of Spanish atrocities—even cannibalism—and pictures depicting
the alleged sabotage of the Maine. Soon enough, there
was another war based on a fabrication.
fact, this whole debacle involving intelligence manipulation
designed to garner public support for war in Iraq is just
another in a series of similar instances. The only thing
astounding or shocking about it is that anyone would be
surprised at this point. It’s just how you get war done,
when there’s really no public need for it.
fact, in light of all of this history, this kind of deception
should be the very first thing the press would look for.
Instead, they hang on the words of a special prosecutor,
waiting to hear the parts of the story they already know,
so they can finally report them. What the hell does any
of it mean?
you hear another politician or commentator say that “we
were all fooled” by the “bad intelligence” circulating before
the invasion, or that no one could have predicted that the
WMDs would be gone, make a mental note: that person is full
of shit. No matter how smart or honest they may have appeared
to be in the past, there’s no way anyone knowledgeable about
the matter didn’t smell the dung coming miles away.
it from the hardnosed New Yorker investigative reporter
Seymour Hersh, who spoke at the Nation institute October
19, along with Scott Ritter.
of the things that’s overwhelming to me is the notion that
everybody believed before March of ‘03 that Saddam had weapons.
This is just urban myth. The fact of the matter is that,
in talking to people who worked on the UNSCOM and also in
the International Atomic Energy Agency, they were pretty
much clear by ‘97 that there was very little likelihood
that Saddam had weapons. And there were many people in our
State Department, in the Department of Energy, in the CIA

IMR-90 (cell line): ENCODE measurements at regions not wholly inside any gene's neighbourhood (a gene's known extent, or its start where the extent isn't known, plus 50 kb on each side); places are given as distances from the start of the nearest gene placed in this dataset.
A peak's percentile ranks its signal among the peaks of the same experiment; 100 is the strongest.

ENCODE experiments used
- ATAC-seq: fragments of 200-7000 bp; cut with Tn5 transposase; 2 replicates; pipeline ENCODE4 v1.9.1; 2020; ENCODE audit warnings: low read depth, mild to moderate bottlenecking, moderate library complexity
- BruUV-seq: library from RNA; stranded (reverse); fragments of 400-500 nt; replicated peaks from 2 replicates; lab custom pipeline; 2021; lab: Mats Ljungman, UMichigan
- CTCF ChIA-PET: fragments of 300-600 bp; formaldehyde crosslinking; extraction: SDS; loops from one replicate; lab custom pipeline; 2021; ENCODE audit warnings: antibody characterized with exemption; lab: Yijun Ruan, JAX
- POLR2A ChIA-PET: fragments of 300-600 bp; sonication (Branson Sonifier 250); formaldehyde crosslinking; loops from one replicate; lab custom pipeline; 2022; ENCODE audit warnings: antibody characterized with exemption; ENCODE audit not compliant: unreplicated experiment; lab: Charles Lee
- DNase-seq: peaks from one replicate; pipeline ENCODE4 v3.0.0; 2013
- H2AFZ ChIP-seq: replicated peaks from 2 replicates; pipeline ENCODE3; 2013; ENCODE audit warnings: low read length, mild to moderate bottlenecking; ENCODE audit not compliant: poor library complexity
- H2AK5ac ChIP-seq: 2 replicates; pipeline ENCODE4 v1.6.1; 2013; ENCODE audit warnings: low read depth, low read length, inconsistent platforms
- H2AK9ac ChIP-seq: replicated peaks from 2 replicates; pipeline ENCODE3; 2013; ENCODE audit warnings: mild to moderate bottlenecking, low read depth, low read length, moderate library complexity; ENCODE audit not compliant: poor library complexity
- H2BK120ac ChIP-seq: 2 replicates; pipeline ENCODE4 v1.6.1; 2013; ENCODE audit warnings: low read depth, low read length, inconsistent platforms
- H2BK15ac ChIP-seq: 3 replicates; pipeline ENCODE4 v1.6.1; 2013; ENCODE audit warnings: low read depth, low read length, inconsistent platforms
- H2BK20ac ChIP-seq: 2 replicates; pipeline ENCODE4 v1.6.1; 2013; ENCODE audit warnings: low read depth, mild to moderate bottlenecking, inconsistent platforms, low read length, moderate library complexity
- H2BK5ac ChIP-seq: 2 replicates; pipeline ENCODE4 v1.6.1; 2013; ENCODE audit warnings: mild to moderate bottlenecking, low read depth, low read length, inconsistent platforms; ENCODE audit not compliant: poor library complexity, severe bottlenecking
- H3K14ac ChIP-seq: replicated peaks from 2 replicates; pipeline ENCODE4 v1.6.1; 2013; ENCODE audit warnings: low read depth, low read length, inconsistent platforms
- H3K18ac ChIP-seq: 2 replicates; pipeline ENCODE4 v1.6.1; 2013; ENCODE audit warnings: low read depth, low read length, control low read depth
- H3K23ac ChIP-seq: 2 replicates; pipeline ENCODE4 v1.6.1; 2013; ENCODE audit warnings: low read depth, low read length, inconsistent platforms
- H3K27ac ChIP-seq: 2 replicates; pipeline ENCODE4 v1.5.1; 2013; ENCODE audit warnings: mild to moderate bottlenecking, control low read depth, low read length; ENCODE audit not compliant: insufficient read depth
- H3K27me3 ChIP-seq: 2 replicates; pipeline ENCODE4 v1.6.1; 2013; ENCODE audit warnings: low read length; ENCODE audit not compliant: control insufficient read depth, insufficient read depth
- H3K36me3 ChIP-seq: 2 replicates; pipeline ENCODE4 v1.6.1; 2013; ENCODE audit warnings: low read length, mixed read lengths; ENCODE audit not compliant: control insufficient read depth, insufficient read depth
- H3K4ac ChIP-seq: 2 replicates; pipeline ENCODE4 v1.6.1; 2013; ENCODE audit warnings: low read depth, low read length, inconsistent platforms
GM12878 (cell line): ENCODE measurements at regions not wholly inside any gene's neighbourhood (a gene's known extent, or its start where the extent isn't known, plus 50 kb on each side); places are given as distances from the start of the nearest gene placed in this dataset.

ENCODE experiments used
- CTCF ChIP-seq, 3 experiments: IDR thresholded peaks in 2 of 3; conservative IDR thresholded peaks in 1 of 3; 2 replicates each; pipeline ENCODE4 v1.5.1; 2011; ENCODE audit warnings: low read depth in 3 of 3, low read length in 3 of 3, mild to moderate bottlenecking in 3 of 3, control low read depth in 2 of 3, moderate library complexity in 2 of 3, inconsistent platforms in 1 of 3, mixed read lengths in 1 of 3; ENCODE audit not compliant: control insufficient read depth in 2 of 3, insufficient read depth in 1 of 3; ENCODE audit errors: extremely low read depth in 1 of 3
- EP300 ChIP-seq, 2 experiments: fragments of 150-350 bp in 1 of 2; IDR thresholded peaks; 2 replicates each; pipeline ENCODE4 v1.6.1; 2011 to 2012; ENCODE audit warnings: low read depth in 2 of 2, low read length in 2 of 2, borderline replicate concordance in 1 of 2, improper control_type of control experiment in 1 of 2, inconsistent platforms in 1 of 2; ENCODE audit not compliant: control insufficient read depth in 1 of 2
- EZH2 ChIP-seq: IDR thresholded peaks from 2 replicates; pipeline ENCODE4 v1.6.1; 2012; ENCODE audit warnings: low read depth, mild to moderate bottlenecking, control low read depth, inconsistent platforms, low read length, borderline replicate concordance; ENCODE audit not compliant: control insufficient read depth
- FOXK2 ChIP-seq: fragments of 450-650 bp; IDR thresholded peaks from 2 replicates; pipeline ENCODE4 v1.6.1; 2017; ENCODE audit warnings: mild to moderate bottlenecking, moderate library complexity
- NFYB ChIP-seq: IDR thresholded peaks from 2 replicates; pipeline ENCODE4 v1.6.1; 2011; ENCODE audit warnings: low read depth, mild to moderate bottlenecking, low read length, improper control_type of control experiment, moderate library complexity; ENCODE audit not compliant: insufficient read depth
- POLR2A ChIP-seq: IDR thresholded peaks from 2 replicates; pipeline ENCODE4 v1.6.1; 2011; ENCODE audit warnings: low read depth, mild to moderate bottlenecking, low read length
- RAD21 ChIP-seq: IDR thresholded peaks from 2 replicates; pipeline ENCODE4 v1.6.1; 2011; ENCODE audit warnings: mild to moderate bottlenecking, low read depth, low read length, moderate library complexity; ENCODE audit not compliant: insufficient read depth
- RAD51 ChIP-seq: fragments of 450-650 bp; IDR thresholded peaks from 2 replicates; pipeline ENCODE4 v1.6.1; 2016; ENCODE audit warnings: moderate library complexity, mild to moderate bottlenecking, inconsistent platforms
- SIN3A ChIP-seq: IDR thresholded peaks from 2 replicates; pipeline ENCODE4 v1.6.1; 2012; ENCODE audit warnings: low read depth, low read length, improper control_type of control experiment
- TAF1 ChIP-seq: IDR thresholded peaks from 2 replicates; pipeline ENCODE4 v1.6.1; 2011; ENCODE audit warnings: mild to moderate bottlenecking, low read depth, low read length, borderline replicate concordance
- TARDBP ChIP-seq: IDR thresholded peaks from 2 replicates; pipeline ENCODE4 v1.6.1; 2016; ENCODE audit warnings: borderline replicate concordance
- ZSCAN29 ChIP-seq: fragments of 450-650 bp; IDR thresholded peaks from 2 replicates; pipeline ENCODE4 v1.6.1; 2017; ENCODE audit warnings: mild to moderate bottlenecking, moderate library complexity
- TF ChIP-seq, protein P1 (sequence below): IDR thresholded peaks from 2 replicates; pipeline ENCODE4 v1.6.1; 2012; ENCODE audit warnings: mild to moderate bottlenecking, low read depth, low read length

who didn’t believe there were weapons. And I think history
is going to judge the mass hysteria we had about Saddam
response, in part:
bottom line is by 1995 there were no more weapons in Iraq,
there were no more documents in Iraq, there was no more
production capability in Iraq because we were monitoring
the totality of Iraq’s industrial infrastructure with the
most technologically advanced, the most intrusive arms control
regime in the history of arms control…the CIA knew this,
the British intelligence knew this, Israeli intelligence
knew this, German intelligence, the whole world knew this.”
the sad fact is, regular people still insist on trusting
their rulers. To this day, many will insist that Bush is
“just doing what he thinks is best for the country,” and
that he wouldn’t have misled us on purpose. Even now, faced
with documented evidence that we were knowingly told lies
about an Iraqi nuclear program, some choose instead to cast
baseless, juvenile aspersions at Joe Wilson and his wife.
Anything to avoid acknowledging what we already know: that
we were lied to, conned into buying a pointless occupation
in our most vulnerable hour.
a word for a person who trusts strangers—“sucker.” But what
do you call it when the sucker keeps on trusting a con artist
long after he’s been taken?
called blind faith, and it doesn’t die easy, or pretty.
A lot of people just don’t want to face the humiliating
reality that they’ve been made fools. That’s why the war
con always works: you can’t prosecute a swindler when his
victims refuse to admit they’ve been duped.